Things to do before the climate catastrophe


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Eight years ago the World Economic Forum warned that a climate catastrophe was a “real possibility.” And last August, Politico’s informed us that, “Climate catastrophe is here!”

Choi based his conclusion on the Working Group I contribution to the Sixth Assessment Report of the United Nations’ Intergovernmental Panel on Climate Change, which he announced contained no scenario in which the world avoids surpassing 1.5o C of global warming.

And what does this mean? Earth science student Joe Marshall sums it up this way: “Above 1.5o C of warming, many parts of our planet start to become uninhabitable.”

In 2018, climate scientists warned that, without drastic action now, Earth will face unending extreme drought, devastating wildfires, massive floods, deadly hurricanes, and widespread famines that will more than decimate the world’s population. According to the Natural Resources Defense Council, we had 20 years to rid the world of fossil fuels; but the Guardian lowered the time frame to just 12 years.

Sadly, the Russia-Ukraine conflict has ensured that “drastic action” on climate will not be happening any time soon. The once-climate conscious West is now scrambling to find more fossil fuels to help in the war effort (as they buy Russian oil and gas that fuels the war).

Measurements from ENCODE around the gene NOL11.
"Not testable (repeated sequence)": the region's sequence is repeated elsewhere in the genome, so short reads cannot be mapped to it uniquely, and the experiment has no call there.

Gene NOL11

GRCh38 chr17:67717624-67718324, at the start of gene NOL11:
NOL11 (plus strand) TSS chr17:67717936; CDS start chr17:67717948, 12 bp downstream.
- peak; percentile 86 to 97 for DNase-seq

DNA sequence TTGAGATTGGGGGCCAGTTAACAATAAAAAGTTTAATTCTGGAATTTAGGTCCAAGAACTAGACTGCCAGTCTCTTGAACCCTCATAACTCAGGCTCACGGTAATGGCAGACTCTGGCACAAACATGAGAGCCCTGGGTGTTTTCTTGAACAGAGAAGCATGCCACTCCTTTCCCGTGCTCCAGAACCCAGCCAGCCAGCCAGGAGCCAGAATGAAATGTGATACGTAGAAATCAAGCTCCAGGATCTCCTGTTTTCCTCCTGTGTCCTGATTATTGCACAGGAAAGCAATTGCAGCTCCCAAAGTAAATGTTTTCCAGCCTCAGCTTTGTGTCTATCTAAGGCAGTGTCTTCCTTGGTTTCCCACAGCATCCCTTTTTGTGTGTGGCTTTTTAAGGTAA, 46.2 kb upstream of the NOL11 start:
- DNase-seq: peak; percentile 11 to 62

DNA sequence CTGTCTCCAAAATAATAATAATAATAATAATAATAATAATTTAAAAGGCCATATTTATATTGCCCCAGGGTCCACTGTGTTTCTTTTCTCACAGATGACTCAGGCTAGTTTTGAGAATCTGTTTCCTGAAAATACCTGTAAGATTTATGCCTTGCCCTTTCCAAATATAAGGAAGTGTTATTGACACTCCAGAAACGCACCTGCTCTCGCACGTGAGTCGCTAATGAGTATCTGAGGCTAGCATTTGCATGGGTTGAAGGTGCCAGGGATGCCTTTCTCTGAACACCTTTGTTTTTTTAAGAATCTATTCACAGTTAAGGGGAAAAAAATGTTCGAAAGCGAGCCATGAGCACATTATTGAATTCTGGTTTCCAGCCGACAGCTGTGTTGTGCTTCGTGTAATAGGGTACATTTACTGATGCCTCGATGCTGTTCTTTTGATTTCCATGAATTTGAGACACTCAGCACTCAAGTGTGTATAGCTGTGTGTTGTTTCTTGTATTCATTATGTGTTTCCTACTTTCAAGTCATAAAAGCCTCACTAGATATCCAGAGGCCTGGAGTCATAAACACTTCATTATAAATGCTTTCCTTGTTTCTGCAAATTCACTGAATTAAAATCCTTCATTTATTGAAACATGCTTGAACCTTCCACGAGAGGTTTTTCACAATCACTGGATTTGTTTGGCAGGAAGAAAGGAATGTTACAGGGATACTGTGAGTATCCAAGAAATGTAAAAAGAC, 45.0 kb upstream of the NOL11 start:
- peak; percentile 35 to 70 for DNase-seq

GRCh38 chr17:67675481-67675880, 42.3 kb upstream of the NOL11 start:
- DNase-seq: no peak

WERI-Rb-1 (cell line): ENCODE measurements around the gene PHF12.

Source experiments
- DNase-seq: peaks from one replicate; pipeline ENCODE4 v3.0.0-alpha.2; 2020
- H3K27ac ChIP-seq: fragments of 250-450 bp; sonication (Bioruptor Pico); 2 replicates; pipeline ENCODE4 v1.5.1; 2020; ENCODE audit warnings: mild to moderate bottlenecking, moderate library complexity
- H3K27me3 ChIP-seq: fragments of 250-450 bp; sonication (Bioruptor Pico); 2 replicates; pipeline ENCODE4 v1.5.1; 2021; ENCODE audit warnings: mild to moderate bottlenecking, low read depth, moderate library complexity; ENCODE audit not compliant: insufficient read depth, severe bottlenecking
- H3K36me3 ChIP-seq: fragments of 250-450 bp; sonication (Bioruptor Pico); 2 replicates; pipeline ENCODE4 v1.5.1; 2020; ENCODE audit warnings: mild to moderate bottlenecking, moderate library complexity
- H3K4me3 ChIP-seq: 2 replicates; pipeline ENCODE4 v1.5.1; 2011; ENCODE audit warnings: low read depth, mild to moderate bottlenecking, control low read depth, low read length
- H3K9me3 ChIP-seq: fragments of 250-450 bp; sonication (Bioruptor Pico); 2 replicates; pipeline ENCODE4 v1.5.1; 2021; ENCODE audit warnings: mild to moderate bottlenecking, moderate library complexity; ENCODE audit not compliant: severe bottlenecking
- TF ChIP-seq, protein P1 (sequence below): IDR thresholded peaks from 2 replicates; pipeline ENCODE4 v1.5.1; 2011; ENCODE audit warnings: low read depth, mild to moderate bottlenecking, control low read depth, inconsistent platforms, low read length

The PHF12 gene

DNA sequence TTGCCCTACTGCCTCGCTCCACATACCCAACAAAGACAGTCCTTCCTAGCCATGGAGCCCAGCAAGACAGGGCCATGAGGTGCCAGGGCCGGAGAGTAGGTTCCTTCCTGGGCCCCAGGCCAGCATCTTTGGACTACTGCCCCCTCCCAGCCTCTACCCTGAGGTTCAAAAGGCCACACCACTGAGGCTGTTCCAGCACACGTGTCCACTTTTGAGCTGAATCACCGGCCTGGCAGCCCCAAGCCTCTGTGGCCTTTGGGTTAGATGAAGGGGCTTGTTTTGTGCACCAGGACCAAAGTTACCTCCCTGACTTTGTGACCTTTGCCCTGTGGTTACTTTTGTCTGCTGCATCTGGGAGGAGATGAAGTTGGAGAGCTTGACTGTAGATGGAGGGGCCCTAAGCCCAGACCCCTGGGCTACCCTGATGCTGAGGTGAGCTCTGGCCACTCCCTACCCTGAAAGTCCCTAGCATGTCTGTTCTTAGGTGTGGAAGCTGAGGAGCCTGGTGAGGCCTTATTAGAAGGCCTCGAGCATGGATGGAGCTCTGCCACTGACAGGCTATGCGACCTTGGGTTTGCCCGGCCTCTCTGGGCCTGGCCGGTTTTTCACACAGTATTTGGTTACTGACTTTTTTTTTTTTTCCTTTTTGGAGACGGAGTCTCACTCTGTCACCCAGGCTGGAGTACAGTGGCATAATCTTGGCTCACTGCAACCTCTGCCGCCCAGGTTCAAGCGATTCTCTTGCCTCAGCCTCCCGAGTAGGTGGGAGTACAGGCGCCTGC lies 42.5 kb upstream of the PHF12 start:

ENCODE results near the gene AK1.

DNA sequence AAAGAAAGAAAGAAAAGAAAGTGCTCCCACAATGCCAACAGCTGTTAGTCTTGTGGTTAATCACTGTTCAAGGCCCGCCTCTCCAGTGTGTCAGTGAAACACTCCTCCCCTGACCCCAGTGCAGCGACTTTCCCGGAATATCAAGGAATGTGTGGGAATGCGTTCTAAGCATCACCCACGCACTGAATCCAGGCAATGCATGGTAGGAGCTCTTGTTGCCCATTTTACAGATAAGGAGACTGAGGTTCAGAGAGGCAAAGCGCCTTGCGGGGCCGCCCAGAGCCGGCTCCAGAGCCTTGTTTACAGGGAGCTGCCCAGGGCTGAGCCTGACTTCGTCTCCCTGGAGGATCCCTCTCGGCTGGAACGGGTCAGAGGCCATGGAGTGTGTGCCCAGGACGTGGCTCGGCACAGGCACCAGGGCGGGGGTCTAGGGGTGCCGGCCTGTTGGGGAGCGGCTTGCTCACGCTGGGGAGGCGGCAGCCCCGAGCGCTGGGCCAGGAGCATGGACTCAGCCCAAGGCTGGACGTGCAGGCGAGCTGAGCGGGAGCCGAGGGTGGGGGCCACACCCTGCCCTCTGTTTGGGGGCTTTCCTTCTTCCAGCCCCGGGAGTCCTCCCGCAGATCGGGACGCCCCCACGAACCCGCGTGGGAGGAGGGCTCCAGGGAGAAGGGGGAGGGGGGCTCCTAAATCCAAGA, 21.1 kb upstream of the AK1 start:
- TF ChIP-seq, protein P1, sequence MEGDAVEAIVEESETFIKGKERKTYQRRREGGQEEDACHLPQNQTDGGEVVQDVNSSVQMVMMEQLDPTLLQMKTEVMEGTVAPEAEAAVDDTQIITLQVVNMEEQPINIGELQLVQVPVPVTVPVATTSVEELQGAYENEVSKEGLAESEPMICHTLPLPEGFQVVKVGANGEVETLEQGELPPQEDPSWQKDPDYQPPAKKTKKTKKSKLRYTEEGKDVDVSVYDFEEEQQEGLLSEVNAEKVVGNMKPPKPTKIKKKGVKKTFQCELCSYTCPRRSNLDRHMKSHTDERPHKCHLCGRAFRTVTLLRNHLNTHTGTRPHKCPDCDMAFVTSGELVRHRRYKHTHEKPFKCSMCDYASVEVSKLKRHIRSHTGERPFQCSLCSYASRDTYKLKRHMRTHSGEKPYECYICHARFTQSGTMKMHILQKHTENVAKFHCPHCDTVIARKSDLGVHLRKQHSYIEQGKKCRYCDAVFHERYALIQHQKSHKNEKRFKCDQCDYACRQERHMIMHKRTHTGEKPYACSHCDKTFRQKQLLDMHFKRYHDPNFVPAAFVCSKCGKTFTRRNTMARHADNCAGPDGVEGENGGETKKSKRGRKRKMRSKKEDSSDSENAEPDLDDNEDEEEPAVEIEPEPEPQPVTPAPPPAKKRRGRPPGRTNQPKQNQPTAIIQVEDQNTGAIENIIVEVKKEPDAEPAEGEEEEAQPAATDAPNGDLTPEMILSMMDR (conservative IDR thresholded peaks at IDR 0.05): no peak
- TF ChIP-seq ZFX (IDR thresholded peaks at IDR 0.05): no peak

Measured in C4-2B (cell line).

And there you have it. It’s the end of the world as we know – and it is all because of human arrogance and greed. And, of course, the greediest and most arrogant are Americans who oppose unilateral abandonment of fossil fuels – not the Chinese who are building thousands of coal-fired power plants. But what does it matter who is to blame?

President Biden acknowledges that his military advisors (whose great victory in Afghanistan proves their infallibility) are convinced that global warming (er, climate change) is the greatest threat to our national security. European leaders agree. Russians, however, see global warming as a huge blessing, turning tundra into cropland and weakening all its rivals. China could care less as it seeks to placate a muzzled citizenry with once unobtainable goods.

But it gets worse. Mother Nature may do the job for us first, whether from an increase in volcanic activity, direct hits from a comet, meteor, or asteroid, or any of a number of other potential intergalactic events.

So, knowing that the end is near, what should we do?

One thing is NOT to spend money on a foolish campaign to decarbonize solely to ward off the inevitable. That only empowers the Chinese, Indians, and Russians (and of course those who talk the climate game while enjoying air conditioning, private jets, luxury homes, and other benefits of an advanced society) to continue their plans for domination of the remaining future.

Perhaps we are as Nineveh in the days of Jonah – that is, there might be a reprieve from doom. But what is repentance in our day? Should we bury our talents for fear we might misuse them?

Or should we invest in the lives of others – say, Africans who for centuries the West has raided for human labor, raw materials, extreme sports (including big game hunting), and agricultural goods (from coffee to vegetables).